A geometric pattern of skylights frames views of the sky from inside this angular white residence in Tokyo by Japanese firm Atelier Tekuto (+ slideshow).
Named Monoclinic House, the building was designed by Atelier Tekuto to accommodate a small three-level home for the client as well as a pair of compact studio apartments for rent.
When viewed from the street, the house appears to have no perpendicular edges. The skylights, which comprise a square and four triangles, are positioned on a diagonal surface that could be described as a wall or a ceiling.
"We have designed a few polyhedron houses, as they are often effective solutions in small and congested lots in urban residential districts," said the architects, explaining how the angular surfaces also help rainwater to drain off the walls.
The main residence is positioned at the front of the building. The living room is on the first floor and benefits from a five metre-high ceiling at the front, allowing the skylights to bring daylight through both this space and a mezzanine bedroom above.
"One of the key concepts was to 'design the sky', because when designing a house in an urban context surrounded by buildings, the sky is the most important natural element in direct contact with architecture," added the architects. "The top plane of this polyhedron form becomes a large top light, connecting the living space with the sky."
A spiralling staircase with cantilevered metal treads leads down to another room that can be used as a garage or workshop, while the two single-room apartments are tucked away behind.
Entrances are positioned at different points around the perimeter, including one that is recessed into a narrow front wall.
All of the outer walls are covered with white render, while concrete surfaces are left exposed throughout the building's interior.
Photography is by Toshihiro Sobajima.
Here are some more details from Atelier Tekuto:
This house consists of a garage and two studio-type apartments for rent. Our client asked me to design architecture similar to "Reflection of Mineral" that we completed in 2006. Therefore basic concepts of 'Mineral' are taken into consideration. In order to further evolve from our previous design we focus on the following three issues:
1. Form should be carefully considered to protect white walls from dirt from rainwater.
2. Design and detailing of large skylight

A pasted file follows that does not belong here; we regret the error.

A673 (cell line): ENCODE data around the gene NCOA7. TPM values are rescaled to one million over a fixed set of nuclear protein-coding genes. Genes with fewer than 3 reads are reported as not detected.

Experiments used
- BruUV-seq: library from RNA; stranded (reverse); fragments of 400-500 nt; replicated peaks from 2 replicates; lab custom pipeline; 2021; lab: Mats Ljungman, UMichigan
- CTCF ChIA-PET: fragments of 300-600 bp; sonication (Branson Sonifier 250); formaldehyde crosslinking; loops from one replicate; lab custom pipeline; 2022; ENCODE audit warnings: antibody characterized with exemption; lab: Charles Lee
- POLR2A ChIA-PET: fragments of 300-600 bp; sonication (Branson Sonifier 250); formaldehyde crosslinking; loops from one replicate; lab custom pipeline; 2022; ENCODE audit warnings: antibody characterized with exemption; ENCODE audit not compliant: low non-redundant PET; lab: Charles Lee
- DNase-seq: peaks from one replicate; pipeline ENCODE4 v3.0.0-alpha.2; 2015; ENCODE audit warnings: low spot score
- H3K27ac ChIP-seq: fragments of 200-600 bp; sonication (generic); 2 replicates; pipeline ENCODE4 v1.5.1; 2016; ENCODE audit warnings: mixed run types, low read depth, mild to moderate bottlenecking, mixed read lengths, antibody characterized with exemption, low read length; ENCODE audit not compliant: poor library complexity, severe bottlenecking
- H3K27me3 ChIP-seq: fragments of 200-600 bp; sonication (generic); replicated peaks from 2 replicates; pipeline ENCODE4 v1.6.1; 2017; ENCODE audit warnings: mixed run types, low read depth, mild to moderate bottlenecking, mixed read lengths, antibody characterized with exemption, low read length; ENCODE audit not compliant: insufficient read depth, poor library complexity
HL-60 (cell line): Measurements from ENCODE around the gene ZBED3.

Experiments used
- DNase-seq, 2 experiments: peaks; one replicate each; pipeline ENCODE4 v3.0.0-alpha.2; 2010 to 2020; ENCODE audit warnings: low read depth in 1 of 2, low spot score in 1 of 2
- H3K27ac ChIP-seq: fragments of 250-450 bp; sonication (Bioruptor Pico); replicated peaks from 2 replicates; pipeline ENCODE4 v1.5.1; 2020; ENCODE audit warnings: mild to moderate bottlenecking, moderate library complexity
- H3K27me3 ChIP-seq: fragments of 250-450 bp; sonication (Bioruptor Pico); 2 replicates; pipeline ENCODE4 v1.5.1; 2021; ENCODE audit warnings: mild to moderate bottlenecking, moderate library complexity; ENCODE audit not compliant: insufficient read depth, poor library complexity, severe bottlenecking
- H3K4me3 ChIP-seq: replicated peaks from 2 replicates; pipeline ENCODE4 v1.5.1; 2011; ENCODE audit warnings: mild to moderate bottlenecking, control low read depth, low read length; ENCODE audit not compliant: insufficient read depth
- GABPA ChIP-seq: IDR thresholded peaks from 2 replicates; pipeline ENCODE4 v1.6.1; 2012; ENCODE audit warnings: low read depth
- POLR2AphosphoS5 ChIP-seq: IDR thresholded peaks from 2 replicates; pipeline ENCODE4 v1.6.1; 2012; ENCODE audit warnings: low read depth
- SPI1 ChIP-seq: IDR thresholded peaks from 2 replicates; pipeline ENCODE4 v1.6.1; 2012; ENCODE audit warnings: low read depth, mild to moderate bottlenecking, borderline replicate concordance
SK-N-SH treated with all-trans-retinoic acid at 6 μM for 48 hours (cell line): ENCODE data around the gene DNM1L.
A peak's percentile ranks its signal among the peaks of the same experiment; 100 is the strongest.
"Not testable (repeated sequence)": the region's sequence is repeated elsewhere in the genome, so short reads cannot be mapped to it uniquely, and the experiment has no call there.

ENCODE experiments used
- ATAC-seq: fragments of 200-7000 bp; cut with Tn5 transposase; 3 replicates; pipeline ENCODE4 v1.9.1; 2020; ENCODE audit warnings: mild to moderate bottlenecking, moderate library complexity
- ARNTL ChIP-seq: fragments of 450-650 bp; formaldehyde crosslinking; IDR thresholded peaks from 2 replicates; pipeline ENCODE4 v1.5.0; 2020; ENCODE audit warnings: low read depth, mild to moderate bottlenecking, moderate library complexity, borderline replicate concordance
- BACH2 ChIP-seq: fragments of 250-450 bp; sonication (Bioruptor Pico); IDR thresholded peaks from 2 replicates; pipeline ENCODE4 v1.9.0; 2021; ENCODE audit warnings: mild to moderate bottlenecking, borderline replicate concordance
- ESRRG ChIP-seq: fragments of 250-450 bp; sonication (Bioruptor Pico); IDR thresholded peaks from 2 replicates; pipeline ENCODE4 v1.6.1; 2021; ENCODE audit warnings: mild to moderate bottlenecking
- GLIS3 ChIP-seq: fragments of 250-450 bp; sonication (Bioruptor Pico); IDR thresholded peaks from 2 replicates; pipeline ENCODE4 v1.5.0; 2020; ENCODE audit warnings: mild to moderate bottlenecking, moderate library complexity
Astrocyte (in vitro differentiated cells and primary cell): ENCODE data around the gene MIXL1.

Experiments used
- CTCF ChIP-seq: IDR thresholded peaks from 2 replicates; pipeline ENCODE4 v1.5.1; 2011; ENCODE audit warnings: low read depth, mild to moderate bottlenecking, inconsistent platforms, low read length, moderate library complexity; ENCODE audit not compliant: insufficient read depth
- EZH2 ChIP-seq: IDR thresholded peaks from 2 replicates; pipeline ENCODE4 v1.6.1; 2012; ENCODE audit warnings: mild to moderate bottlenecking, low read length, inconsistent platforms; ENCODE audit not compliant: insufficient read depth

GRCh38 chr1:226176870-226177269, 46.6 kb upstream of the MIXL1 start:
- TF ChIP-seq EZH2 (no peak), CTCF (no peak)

3. Selection of materials to minimise cost.
The living room provides a unique and impressive space; it is narrow (15.8 m2 in floor area), its highest ceiling height is 5.5 metres, and a large quadrilateral skylight (18.2m2) connects the space to the sky. Square panel, punctured with smaller square in the middle, is inscribed in the quadrilateral shape, and dramatic contrast of light and shadow provides a new perceptive experience.
I have been exploring possibilities of polyhedron architecture in small lots of Tokyo for ten years. Moreover it is my long-time challenge to liberate one's five senses with eye-opening spatial. This project is one of such successful cases.
Date of completion: September 2013
Location: Setagaya-ku, Tokyo
Program: Private house + apartments for rent
Site area: 85.92 sqm
Building area: 42.61 sqm
Total floor area: 90.82 sqm
Structure: Reinforced concrete
Architectural design: Yasuhiro Yamashita and Azusa Ishii/Atelier Tekuto
Structural engineer: Jun Sato and Yoshihiro Fukushima/Sato Structural Engineers
Construction: Yoshiya Uchida and Masaru Shibasaki/Uchida Sangyo
- Lenbachhaus museum by Foster + Partners
- Dezeen's guide to... Serpentine Gallery …Pavilions
- Snøhetta reveals sinuous hotel for a No…rwegian island
- Klein Bottle House by McBride Charles Ry…an
- Spiral House by Powerhouse Company
- Jiangsu Provincial Art Museum by KSP Jü…rgen Engel Architekten
- Market Hall by Robbrecht en Daem and Mar…ie-José Van Hee
- Roxbury E+ townhouses in Boston designed… to produce more energy than they use
- Vo Trong Nghia's Farming Kindergarten ha…s a vegetable garden on its looping roof
Sign up for a daily roundup
of all our stories